4. Document progress.
Keeping a record of an employee’s progress is vital for a number of reasons.
Firstly, it can help give disruptive employees a clear direction on how to improve.
And secondly, in more extreme cases, it also gives you a clear record to safeguard your business against unfair dismissal claims.
Recruiter Pro Tip
A good manager will avoid negativity and show a level of care. Try replacing language like ‘areas of improvement’ with more positive language like ‘future goals’. You can then turn their issues into a positive step towards the future.
For instance, if the disruptive employee doesn’t get along with a lot of the other team members, setting them the goal to arrange monthly social nights for the team can help in a number of ways.
As a result, the disruptive employee will now have to effectively communicate with the team to arrange this and even socialise outside of work hours.
The key here is to challenge them in a positive way. This could generate the response you need and bring them closer to the rest of the team.
5. Tell them the consequences.
Another management tip to deal with a disruptive employee is to clearly state the consequences.
Some people just respond better to this straightforward and honest approach.
There are some employees out there who will test a manager’s boundaries and require instruction.
Sit them down and tell them straight.
Start off with a positive like “I know you can turn this around” and follow it up with “you have until x date to do…”.
This will show the disruptive employee that you believe in them, as well as reiterating your position as their boss.
6. Follow the right processes.
At the end of the day, if the disruptive employee hasn’t made a significant improvement, it might be time to terminate their contract.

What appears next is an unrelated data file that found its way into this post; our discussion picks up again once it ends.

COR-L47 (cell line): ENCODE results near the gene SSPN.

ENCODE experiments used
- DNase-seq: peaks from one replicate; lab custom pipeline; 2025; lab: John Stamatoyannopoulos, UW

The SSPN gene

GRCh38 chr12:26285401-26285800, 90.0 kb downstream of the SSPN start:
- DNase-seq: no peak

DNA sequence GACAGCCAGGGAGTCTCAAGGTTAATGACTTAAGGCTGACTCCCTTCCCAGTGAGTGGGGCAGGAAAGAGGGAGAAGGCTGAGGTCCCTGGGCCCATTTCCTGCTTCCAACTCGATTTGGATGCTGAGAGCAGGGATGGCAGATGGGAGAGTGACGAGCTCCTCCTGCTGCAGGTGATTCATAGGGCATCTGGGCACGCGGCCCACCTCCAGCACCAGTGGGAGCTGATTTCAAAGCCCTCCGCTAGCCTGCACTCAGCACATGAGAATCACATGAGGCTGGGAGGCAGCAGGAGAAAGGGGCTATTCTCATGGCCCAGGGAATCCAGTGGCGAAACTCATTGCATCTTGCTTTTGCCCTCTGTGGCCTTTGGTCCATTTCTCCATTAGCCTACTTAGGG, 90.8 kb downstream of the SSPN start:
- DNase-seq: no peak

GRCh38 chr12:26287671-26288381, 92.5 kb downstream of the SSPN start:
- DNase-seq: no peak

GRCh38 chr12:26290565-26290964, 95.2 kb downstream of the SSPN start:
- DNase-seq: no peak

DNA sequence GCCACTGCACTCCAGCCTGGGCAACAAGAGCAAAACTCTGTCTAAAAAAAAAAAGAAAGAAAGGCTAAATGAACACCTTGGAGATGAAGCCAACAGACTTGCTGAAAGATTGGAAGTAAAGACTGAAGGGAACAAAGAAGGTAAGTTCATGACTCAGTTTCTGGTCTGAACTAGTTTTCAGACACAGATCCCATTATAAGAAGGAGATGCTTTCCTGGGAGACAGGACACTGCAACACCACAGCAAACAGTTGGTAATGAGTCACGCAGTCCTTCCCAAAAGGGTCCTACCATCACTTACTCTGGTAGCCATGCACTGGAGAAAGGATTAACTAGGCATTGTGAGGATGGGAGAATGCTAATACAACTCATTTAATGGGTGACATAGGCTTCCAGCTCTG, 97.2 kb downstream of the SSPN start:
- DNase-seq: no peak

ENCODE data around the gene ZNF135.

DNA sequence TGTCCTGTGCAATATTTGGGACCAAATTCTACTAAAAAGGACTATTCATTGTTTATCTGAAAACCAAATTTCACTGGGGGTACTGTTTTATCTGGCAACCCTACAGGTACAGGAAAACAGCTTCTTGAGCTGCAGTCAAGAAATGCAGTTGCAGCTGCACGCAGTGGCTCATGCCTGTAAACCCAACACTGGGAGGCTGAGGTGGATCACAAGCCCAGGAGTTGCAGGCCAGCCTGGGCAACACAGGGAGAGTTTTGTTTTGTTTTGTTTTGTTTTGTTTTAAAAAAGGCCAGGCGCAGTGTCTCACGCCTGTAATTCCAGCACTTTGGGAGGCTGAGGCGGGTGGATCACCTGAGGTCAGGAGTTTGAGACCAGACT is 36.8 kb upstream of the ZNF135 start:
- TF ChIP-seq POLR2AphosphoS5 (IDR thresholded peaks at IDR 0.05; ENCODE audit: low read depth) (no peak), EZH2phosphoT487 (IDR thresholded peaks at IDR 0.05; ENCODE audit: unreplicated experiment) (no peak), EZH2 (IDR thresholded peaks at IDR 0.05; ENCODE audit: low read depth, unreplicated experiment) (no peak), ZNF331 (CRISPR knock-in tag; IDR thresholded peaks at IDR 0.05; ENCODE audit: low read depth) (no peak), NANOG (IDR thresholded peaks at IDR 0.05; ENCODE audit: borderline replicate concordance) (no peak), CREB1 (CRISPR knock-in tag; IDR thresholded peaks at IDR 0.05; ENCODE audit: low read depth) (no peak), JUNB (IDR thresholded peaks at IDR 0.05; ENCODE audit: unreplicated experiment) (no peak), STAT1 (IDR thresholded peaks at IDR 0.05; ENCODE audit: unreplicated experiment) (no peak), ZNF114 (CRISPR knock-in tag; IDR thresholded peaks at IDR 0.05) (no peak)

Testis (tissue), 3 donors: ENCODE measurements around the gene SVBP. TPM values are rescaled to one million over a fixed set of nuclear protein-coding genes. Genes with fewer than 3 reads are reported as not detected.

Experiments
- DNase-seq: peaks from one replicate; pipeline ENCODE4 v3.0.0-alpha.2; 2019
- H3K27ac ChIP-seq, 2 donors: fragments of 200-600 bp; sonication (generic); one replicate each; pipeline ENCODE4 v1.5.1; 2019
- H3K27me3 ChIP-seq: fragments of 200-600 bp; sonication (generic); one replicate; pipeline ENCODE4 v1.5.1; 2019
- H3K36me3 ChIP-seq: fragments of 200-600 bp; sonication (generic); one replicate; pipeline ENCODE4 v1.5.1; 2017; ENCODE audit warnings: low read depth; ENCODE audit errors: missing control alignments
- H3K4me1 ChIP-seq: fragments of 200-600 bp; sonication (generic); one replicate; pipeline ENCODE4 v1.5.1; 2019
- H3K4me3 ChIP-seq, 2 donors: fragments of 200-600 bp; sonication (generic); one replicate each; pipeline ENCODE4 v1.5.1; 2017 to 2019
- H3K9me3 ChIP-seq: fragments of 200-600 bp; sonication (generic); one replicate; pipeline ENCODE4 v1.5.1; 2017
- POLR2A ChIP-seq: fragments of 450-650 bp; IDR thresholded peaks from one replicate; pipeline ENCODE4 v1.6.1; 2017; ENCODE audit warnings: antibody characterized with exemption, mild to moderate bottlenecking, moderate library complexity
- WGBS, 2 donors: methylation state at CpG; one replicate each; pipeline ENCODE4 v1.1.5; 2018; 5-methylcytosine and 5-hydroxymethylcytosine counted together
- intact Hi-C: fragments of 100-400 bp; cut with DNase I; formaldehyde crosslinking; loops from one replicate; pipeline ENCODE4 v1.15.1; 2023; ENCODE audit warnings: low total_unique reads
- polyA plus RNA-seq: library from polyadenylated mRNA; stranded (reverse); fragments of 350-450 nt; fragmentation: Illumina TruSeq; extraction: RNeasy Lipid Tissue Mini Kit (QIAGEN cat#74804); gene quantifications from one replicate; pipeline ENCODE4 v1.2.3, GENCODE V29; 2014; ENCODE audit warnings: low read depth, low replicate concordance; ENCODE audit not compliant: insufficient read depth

In such circumstances, it’s essential that you follow the company’s processes to ensure the employee is dismissed fairly.
Discuss the situation with your HR team to establish all of the pillars and terms to make sure the process runs smoothly.
As a starting point, you should refer to gov.uk’s article about dismissing employees here.
At the end of the day, you have to be strong in your mind-set and confident in the decisions that you make.
A good manager will tackle the issue immediately and have the courage to make executive decisions.
There are two elements to remember here. Firstly, always maintain a positive attitude.
Approaching a disruptive employee with a negative tone and series of criticisms won’t end well.
Show faith in that person, offer goals to strive for and balance the harsh consequences with a positive outlook.
Secondly, always remember to communicate. It’s easy to moan about an employee behind their back, but that won’t help your business progress in the long-term.
The fact of the matter is, your team are in this together and you have the power to make them click and achieve fantastic things.
If all else fails, that’s when you can start to look to remove the disruptive employee.
In this case, be strong and professional from start to finish.
For more guidance on how to face up to challenging behaviour, I highly recommend reading the Advisory, Conciliation and Arbitration Service’s (ACAS) guide: ‘Challenging conversations and how to manage them’.